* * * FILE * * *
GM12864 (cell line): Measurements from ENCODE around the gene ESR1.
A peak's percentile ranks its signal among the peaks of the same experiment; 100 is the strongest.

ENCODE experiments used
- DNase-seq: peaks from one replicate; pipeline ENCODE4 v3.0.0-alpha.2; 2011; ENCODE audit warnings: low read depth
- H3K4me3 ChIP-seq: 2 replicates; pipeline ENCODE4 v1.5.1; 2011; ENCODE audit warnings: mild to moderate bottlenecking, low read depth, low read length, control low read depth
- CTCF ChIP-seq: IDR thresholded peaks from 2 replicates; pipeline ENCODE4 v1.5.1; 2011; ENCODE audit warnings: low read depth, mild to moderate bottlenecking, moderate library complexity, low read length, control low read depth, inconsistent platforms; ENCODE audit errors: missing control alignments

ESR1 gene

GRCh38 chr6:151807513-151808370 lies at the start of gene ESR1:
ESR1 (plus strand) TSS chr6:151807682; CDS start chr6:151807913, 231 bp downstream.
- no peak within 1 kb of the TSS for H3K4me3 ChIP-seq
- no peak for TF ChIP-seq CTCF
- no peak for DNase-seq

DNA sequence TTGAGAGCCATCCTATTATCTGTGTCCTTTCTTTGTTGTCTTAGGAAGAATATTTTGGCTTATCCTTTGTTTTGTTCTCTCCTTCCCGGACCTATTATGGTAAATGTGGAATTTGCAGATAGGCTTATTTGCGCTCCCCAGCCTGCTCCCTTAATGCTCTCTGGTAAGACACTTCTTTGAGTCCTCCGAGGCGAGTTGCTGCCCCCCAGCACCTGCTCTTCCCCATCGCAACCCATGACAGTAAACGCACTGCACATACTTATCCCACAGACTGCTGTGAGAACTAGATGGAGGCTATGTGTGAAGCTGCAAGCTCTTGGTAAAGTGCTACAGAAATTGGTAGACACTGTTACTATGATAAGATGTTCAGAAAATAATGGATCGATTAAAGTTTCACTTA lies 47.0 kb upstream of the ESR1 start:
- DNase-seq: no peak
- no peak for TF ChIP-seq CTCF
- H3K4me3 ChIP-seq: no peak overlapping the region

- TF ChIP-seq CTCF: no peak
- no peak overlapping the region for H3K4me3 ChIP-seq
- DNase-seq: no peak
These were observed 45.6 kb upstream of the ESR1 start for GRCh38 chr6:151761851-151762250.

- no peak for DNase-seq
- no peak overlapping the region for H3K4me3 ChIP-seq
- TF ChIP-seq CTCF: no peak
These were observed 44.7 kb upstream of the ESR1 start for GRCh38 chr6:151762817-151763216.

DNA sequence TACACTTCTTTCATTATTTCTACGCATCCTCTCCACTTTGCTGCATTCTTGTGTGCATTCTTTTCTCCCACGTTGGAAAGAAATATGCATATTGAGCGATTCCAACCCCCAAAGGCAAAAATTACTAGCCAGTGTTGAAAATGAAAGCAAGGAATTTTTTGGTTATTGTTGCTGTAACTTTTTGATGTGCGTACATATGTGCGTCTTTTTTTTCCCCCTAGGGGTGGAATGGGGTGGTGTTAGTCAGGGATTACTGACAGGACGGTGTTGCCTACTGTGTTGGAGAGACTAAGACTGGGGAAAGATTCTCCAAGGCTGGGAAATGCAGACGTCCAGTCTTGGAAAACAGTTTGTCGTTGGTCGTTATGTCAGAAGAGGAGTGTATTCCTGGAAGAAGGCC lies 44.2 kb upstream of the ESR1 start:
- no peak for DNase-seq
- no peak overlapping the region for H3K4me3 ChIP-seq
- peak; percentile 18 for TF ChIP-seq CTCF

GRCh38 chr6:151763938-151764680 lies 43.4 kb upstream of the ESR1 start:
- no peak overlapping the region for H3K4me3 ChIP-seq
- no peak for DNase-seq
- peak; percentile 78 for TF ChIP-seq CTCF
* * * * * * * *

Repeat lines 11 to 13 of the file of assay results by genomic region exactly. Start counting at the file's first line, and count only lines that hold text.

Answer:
- no peak for TF ChIP-seq CTCF
- no peak for DNase-seq

DNA sequence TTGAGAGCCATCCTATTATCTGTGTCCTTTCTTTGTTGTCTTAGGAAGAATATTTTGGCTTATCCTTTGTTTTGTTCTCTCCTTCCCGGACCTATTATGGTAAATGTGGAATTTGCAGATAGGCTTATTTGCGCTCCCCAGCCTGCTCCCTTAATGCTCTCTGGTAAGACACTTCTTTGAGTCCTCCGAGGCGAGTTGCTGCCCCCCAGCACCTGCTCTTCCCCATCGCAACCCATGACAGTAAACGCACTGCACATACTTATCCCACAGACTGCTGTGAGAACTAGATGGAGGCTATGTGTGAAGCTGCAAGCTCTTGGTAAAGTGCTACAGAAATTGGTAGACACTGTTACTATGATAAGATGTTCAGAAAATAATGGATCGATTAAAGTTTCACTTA lies 47.0 kb upstream of the ESR1 start: